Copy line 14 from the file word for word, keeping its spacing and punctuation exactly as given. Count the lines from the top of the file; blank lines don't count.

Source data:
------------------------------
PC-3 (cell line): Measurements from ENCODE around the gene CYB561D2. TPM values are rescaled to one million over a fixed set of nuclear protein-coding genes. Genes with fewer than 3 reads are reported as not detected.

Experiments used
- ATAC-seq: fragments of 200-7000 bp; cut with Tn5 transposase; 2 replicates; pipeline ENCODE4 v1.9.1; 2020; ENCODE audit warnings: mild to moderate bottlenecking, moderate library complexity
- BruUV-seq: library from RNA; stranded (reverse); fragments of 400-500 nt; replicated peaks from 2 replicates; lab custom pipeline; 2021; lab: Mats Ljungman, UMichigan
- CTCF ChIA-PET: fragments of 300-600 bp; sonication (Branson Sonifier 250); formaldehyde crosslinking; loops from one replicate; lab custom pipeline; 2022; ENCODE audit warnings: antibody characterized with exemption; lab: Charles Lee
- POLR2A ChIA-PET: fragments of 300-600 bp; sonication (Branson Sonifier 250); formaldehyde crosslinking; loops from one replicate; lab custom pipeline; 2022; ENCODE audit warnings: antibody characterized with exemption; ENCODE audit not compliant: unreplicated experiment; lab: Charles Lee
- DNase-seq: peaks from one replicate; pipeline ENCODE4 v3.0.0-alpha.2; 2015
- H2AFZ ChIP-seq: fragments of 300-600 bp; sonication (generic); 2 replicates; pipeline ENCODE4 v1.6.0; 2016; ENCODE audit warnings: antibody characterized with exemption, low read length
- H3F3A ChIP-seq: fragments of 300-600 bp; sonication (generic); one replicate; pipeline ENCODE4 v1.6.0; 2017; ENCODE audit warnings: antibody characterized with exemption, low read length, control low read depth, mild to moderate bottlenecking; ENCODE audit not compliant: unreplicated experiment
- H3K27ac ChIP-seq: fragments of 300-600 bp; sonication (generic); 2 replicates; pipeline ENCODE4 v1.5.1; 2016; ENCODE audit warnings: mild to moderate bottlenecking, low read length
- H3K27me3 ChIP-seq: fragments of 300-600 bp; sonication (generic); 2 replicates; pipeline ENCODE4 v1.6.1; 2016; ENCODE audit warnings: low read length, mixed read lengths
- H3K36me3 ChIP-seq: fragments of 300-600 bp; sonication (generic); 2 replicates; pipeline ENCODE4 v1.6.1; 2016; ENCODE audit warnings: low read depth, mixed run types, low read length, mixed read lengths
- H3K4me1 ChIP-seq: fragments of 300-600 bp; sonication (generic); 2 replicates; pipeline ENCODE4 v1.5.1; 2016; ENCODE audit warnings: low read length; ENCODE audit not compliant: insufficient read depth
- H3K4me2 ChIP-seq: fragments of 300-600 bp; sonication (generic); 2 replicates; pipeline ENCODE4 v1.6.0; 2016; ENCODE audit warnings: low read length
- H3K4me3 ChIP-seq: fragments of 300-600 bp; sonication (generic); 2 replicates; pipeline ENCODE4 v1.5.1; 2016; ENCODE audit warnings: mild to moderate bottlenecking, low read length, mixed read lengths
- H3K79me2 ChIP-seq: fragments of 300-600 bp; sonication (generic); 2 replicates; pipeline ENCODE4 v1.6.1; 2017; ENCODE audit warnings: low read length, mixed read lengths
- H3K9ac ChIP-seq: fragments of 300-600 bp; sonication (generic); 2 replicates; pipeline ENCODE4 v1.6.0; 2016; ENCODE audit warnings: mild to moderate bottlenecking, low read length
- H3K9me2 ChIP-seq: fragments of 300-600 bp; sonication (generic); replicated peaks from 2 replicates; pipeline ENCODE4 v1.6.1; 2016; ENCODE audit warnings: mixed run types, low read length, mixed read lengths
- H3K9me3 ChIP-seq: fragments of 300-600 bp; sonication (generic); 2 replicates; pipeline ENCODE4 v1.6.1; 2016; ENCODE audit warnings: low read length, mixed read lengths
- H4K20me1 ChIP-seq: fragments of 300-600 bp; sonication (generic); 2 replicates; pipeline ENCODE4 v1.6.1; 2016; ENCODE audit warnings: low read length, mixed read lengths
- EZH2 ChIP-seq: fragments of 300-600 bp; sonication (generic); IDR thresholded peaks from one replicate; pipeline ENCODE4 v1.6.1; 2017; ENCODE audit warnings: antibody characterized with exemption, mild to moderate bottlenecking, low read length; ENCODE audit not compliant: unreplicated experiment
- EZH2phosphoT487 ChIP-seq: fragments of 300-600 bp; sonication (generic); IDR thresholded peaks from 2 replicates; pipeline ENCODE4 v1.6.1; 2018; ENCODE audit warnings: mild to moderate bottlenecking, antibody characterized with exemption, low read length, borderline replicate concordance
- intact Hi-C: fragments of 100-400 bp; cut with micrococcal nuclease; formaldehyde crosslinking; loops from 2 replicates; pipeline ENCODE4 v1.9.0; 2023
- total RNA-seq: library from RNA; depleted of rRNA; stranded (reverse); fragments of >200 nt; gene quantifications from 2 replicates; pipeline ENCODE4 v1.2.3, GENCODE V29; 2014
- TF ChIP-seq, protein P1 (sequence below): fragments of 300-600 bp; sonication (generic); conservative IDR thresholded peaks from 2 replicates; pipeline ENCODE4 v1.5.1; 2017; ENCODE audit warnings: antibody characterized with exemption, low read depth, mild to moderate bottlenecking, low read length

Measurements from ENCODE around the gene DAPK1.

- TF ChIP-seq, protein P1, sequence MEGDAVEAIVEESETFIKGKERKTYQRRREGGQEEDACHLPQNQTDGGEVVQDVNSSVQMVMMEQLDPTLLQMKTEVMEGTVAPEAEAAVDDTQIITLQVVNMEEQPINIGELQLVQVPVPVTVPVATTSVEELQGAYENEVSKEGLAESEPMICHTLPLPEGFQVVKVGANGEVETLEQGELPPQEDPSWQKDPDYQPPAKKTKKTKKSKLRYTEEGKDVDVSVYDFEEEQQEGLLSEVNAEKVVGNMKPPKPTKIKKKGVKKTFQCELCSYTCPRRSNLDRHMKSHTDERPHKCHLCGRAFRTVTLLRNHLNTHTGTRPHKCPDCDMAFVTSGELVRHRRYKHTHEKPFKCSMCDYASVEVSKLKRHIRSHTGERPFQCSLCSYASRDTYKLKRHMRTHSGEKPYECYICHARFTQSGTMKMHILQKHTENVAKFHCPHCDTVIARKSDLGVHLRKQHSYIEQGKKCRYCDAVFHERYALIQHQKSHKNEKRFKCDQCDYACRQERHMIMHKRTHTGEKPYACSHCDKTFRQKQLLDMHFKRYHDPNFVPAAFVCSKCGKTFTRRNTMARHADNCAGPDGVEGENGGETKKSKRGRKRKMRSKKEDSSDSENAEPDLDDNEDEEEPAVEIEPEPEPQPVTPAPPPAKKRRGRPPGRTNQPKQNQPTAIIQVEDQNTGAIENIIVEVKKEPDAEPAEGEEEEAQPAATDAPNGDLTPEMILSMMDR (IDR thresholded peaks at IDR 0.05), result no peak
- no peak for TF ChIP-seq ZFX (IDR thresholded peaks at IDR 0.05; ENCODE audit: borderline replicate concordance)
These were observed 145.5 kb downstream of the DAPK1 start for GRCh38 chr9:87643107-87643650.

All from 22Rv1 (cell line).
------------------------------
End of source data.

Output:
- H3K4me2 ChIP-seq: fragments of 300-600 bp; sonication (generic); 2 replicates; pipeline ENCODE4 v1.6.0; 2016; ENCODE audit warnings: low read length